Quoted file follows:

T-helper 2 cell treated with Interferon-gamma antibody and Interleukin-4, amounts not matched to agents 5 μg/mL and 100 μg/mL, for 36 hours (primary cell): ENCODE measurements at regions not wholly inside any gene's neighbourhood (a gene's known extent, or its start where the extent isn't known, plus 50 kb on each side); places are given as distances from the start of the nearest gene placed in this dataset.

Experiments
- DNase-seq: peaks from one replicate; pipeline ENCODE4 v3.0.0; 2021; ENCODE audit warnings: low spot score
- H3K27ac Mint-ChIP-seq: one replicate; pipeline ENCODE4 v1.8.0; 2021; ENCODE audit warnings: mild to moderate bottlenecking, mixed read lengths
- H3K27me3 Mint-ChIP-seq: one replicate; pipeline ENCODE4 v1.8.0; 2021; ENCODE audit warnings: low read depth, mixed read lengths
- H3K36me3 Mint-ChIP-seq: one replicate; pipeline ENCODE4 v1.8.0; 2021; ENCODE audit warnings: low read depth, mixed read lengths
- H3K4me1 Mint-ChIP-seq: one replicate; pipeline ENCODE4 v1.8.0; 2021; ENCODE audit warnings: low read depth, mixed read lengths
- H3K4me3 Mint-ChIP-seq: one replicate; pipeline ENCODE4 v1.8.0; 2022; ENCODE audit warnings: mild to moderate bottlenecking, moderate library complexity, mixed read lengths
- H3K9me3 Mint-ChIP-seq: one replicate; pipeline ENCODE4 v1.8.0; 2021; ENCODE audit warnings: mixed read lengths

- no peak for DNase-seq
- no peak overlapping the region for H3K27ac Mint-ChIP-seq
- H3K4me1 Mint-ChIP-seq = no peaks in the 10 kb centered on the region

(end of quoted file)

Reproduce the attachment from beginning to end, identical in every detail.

T-helper 2 cell treated with Interferon-gamma antibody and Interleukin-4, amounts not matched to agents 5 μg/mL and 100 μg/mL, for 36 hours (primary cell): ENCODE measurements at regions not wholly inside any gene's neighbourhood (a gene's known extent, or its start where the extent isn't known, plus 50 kb on each side); places are given as distances from the start of the nearest gene placed in this dataset.

Experiments
- DNase-seq: peaks from one replicate; pipeline ENCODE4 v3.0.0; 2021; ENCODE audit warnings: low spot score
- H3K27ac Mint-ChIP-seq: one replicate; pipeline ENCODE4 v1.8.0; 2021; ENCODE audit warnings: mild to moderate bottlenecking, mixed read lengths
- H3K27me3 Mint-ChIP-seq: one replicate; pipeline ENCODE4 v1.8.0; 2021; ENCODE audit warnings: low read depth, mixed read lengths
- H3K36me3 Mint-ChIP-seq: one replicate; pipeline ENCODE4 v1.8.0; 2021; ENCODE audit warnings: low read depth, mixed read lengths
- H3K4me1 Mint-ChIP-seq: one replicate; pipeline ENCODE4 v1.8.0; 2021; ENCODE audit warnings: low read depth, mixed read lengths
- H3K4me3 Mint-ChIP-seq: one replicate; pipeline ENCODE4 v1.8.0; 2022; ENCODE audit warnings: mild to moderate bottlenecking, moderate library complexity, mixed read lengths
- H3K9me3 Mint-ChIP-seq: one replicate; pipeline ENCODE4 v1.8.0; 2021; ENCODE audit warnings: mixed read lengths

- no peak for DNase-seq
- no peak overlapping the region for H3K27ac Mint-ChIP-seq
- H3K4me1 Mint-ChIP-seq = no peaks in the 10 kb centered on the region